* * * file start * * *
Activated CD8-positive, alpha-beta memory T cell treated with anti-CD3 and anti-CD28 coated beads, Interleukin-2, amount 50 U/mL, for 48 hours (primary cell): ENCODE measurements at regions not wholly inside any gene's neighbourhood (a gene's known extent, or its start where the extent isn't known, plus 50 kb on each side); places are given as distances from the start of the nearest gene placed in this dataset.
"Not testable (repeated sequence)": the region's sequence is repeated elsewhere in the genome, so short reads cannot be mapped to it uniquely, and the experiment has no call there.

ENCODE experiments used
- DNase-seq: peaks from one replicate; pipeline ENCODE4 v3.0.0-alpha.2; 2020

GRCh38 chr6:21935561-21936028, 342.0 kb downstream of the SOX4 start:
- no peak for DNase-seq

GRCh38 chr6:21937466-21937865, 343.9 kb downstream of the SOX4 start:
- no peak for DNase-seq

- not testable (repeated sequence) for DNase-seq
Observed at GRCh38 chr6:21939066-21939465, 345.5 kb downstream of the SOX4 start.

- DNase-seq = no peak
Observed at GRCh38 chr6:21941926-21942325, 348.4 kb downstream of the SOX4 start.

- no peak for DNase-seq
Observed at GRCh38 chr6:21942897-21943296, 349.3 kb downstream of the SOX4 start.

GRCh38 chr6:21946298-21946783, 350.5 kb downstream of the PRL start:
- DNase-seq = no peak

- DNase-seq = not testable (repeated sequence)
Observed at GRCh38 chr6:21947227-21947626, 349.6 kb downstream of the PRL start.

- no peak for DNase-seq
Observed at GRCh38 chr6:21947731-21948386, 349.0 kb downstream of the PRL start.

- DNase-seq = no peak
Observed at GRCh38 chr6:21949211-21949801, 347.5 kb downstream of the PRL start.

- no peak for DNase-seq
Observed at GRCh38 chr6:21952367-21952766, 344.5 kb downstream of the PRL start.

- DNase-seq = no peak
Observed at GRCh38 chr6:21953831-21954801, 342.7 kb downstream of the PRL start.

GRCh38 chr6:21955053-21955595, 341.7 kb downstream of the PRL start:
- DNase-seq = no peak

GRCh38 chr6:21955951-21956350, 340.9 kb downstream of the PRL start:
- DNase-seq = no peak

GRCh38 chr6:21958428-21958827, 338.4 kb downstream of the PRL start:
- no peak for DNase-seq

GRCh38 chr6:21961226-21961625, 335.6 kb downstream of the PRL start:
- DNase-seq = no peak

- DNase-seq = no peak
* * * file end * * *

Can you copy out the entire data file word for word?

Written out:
Activated CD8-positive, alpha-beta memory T cell treated with anti-CD3 and anti-CD28 coated beads, Interleukin-2, amount 50 U/mL, for 48 hours (primary cell): ENCODE measurements at regions not wholly inside any gene's neighbourhood (a gene's known extent, or its start where the extent isn't known, plus 50 kb on each side); places are given as distances from the start of the nearest gene placed in this dataset.
"Not testable (repeated sequence)": the region's sequence is repeated elsewhere in the genome, so short reads cannot be mapped to it uniquely, and the experiment has no call there.

ENCODE experiments used
- DNase-seq: peaks from one replicate; pipeline ENCODE4 v3.0.0-alpha.2; 2020

GRCh38 chr6:21935561-21936028, 342.0 kb downstream of the SOX4 start:
- no peak for DNase-seq

GRCh38 chr6:21937466-21937865, 343.9 kb downstream of the SOX4 start:
- no peak for DNase-seq

- not testable (repeated sequence) for DNase-seq
Observed at GRCh38 chr6:21939066-21939465, 345.5 kb downstream of the SOX4 start.

- DNase-seq = no peak
Observed at GRCh38 chr6:21941926-21942325, 348.4 kb downstream of the SOX4 start.

- no peak for DNase-seq
Observed at GRCh38 chr6:21942897-21943296, 349.3 kb downstream of the SOX4 start.

GRCh38 chr6:21946298-21946783, 350.5 kb downstream of the PRL start:
- DNase-seq = no peak

- DNase-seq = not testable (repeated sequence)
Observed at GRCh38 chr6:21947227-21947626, 349.6 kb downstream of the PRL start.

- no peak for DNase-seq
Observed at GRCh38 chr6:21947731-21948386, 349.0 kb downstream of the PRL start.

- DNase-seq = no peak
Observed at GRCh38 chr6:21949211-21949801, 347.5 kb downstream of the PRL start.

- no peak for DNase-seq
Observed at GRCh38 chr6:21952367-21952766, 344.5 kb downstream of the PRL start.

- DNase-seq = no peak
Observed at GRCh38 chr6:21953831-21954801, 342.7 kb downstream of the PRL start.

GRCh38 chr6:21955053-21955595, 341.7 kb downstream of the PRL start:
- DNase-seq = no peak

GRCh38 chr6:21955951-21956350, 340.9 kb downstream of the PRL start:
- DNase-seq = no peak

GRCh38 chr6:21958428-21958827, 338.4 kb downstream of the PRL start:
- no peak for DNase-seq

GRCh38 chr6:21961226-21961625, 335.6 kb downstream of the PRL start:
- DNase-seq = no peak

- DNase-seq = no peak